Hundred-word Reviews: January 2015, Part 1

There’s a never-ending stream of new music, so it’s time once again for some hundred-worders to work off some of my backlog. As always, these all deserve full reviews, but with limited time and resources, 100 words will have to do. I’ll cut to the chase. Today it’s five acts nominally in the jazz/fusion/prog genres, all with names that will sound odd to American ears.

Tohpati – Tribal Dance
If you dig melodic guitar shredding that mixes jazz fusion and rock, do check out this album from Indonesian guitarist Tohpati. In places his clean chording and single-note runs are reminiscent of Eric Johnson, but with a heavier bottom end. That heaviness is thanks to his rhythm section on Tribal Dance: bassist Jimmy Haslip and former Frank Zappa drummer Chad Wackerman. Tohpati also sometimes sounds like Jeff Beck – especially the latter’s mid 70s material – but the album’s overall sound is imbued with an Eastern sensibility that certainly adds interest. Mainstream enough for rock fans, adventurous enough for jazzers.

Xavi Reija – Resolution
Leonardo Pavkovic‘s MoonJune label is responsible for a surprisingly high volume of new music, and the label’s quality standard is quite high overall. Here’s yet another. Catalan (Spain) drummer Xavi Reija is nominally the session’s leader, but musical cohorts Bernat Hernandez and guitarists Dusan Jevtovic do plenty of heavy lifting as well. Jazz sensibility applied to thickly chorded rock riffage, engagingly busy basswork and expressive, precise percussion are the hallmarks of this eleven-track instrumental album. Several tracks push the eight-minute mark, taking their time to develop. In turns forceful and contemplative, Resolution is a deeply textured collection of post-rock tunes.

Molé – RGB
Everything from ECM-styled atmospheric jazz to funky, uptempo workouts is explored on this trio album. Featuring keyboardist Mark Aanderud, electric bassist Stomu Takeshi, and Hernan Hecht on drums, RGB is delightfully varied for a piano trio. At times – as on “Trichromatic” – the melody is buried in a flurry of notes, but the musicians don’t seem to be improvising: they give a real sense of knowing where they’re going on each track. The cuts are occasionally punctuated by some strange sound effects, but that other-worldliness is offset by the impressionistic, pastoral textures of “Winip,” and the surprisingly melodic “Freelance.”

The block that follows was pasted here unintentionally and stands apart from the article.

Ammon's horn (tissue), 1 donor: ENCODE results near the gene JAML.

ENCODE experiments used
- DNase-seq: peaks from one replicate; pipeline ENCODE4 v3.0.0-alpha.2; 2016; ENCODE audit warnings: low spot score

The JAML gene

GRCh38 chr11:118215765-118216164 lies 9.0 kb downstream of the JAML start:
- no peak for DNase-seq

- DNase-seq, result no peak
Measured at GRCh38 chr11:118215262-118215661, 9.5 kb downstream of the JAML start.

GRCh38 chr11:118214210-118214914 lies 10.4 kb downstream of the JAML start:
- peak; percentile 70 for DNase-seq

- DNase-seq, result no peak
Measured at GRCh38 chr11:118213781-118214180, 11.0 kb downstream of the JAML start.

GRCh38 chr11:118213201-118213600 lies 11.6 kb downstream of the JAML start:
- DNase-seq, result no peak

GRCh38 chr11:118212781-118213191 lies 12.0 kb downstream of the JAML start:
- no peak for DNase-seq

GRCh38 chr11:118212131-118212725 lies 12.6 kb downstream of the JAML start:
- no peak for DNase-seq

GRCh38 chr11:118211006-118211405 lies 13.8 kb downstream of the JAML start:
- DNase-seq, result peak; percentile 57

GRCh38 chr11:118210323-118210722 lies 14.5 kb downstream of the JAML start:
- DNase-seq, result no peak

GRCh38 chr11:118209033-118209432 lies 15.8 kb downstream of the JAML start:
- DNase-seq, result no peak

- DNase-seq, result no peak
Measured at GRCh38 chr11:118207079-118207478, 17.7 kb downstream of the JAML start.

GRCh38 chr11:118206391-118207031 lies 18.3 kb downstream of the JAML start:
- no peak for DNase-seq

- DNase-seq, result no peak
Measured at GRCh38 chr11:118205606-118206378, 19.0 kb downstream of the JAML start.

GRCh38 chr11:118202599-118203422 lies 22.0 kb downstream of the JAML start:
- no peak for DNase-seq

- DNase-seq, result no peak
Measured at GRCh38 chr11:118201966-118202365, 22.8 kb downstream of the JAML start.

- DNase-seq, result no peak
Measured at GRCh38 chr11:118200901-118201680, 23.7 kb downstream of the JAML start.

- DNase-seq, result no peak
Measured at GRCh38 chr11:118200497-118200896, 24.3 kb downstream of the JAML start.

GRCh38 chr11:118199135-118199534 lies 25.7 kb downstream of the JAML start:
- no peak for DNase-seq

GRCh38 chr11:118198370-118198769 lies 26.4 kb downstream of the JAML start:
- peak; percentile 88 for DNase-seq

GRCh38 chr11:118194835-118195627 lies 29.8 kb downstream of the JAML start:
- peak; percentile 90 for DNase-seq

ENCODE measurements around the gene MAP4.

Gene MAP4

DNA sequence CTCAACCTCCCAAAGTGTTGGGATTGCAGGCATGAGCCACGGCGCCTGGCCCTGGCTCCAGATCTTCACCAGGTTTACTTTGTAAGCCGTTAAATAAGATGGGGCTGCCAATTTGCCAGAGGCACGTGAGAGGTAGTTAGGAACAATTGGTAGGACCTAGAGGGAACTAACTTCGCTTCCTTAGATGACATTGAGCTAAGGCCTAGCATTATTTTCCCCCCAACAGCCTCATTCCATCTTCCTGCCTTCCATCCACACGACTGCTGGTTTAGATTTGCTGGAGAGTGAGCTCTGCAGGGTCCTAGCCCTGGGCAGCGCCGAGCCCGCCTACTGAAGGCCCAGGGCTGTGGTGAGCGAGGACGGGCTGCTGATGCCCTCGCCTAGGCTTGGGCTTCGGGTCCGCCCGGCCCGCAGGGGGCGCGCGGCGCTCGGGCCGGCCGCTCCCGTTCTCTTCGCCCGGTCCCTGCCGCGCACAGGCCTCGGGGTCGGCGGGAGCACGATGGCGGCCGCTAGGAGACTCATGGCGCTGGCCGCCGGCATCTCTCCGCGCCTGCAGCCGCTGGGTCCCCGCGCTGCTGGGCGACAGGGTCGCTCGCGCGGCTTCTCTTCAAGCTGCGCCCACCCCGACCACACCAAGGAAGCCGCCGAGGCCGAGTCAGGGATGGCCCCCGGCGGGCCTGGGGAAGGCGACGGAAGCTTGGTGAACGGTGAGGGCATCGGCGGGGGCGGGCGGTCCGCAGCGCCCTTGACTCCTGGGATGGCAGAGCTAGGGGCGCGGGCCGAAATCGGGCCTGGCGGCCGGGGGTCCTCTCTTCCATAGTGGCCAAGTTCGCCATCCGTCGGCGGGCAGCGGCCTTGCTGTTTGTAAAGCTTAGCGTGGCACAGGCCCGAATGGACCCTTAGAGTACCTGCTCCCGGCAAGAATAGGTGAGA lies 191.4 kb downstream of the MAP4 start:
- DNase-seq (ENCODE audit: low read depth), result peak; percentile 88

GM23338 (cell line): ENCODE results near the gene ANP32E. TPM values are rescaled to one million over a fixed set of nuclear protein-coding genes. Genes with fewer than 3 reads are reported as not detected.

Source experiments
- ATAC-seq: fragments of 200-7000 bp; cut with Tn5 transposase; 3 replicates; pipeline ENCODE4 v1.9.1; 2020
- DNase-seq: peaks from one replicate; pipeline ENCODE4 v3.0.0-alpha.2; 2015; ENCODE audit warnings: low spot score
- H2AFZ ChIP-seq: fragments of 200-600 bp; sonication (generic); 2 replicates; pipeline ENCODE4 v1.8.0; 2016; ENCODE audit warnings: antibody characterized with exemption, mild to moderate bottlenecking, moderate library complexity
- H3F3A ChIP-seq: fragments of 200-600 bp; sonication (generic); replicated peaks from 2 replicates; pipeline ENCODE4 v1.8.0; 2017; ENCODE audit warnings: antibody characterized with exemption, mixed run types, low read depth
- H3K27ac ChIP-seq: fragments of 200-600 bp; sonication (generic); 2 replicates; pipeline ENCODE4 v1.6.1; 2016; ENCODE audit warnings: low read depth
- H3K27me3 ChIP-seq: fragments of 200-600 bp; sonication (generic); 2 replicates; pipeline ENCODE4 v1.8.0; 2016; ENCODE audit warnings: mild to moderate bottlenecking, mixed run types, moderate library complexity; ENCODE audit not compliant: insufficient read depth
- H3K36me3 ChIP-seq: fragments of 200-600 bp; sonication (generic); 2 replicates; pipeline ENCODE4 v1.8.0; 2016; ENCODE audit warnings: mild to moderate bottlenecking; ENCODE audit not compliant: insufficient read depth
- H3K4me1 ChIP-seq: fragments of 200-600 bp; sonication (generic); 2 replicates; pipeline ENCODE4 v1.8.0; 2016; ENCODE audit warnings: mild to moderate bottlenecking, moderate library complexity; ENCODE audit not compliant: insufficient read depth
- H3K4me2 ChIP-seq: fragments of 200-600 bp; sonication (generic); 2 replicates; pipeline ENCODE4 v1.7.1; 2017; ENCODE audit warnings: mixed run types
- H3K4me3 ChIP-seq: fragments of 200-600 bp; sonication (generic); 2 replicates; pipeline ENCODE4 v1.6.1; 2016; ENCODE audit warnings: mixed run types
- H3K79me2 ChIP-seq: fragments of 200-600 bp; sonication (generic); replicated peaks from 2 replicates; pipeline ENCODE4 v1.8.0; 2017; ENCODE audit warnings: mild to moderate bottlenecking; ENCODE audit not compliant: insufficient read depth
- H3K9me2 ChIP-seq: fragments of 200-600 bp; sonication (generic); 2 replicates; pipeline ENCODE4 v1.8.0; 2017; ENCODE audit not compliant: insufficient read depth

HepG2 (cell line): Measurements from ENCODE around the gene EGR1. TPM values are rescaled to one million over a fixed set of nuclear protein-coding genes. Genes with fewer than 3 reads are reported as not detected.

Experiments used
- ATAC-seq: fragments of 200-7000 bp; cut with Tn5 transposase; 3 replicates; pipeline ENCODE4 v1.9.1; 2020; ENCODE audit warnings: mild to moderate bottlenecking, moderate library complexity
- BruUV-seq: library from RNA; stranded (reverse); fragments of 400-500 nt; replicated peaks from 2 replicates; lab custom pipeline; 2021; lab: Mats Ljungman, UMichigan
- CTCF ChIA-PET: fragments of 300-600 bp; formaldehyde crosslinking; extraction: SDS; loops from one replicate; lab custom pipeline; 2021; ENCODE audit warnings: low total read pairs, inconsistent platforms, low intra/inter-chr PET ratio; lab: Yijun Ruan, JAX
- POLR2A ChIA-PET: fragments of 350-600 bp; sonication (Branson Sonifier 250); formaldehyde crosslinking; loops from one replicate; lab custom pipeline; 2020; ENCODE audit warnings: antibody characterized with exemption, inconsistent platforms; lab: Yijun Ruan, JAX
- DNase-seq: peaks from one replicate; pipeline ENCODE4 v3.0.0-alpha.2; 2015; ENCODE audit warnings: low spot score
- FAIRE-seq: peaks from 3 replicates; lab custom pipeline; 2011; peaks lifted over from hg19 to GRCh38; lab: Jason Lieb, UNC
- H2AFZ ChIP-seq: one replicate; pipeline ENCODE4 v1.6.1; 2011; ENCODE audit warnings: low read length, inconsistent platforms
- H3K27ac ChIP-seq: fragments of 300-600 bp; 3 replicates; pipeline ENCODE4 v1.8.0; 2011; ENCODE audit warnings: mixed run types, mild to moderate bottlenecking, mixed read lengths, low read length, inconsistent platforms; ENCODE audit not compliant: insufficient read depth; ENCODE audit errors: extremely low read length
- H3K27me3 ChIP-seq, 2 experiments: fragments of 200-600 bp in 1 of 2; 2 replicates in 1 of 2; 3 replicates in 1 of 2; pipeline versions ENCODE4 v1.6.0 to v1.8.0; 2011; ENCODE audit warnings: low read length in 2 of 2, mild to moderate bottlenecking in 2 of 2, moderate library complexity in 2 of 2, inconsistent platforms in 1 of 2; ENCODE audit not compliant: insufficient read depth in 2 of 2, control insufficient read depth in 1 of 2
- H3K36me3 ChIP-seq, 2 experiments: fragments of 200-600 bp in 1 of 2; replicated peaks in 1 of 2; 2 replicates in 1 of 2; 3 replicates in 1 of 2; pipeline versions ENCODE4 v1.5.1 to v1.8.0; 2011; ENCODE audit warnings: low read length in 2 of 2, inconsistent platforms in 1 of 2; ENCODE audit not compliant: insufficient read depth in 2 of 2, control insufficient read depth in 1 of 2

Jü and Kjetil Møster – Jü Meets Møster
The cover art on this disc is reminiscent of Lasse Hoile‘s nightmarish, dreamscape-like photography work for Porcupine Tree and Steven Wilson. Musically, it’s something else altogether. Guest saxophonist Kjetil Møster starts things off out front, leading the listener away from anticipation of the skronky, fleet-fingered distorted guitar work of Àdàm Mézáros that is to follow. At times, the group sounds like an unholy amalgam of punk, prog and jazz. But it works, and well. At times, Møster’s sax sounds like an electric violin. This album is crazy, weird, and worthwhile, but probably not designed for the less adventurously inclined listener.

Trio 3 + Vijay Iyer – Wiring
This release is neither fusion nor post-rock; instead, it’s nearly seventy minutes of modern jazz. All eleven tracks are originals, variously composed by the participants: alto saxophonist Oliver Lake, pianist Vijay Iyer, Reggie Workman on bass, and drummer Andrew Cyrille. Lake and Iyer tend to be out front on these compositions that range from tuneful, MJQ-styled pieces to weedy, atonal skronk like Workman’s “Synapse II.” Though the English-language presskit doesn’t mention it (the German translation does), “guest pianist” Iyer was a 2013 recipient of one of those MacArthur Foundation “genius grants.” His lovely “Willow Song” is almost Gershwinesque in places.

More capsule reviews to come.

Follow “the_musoscribe” on Twitter and get notified
when new features, reviews and essays are published.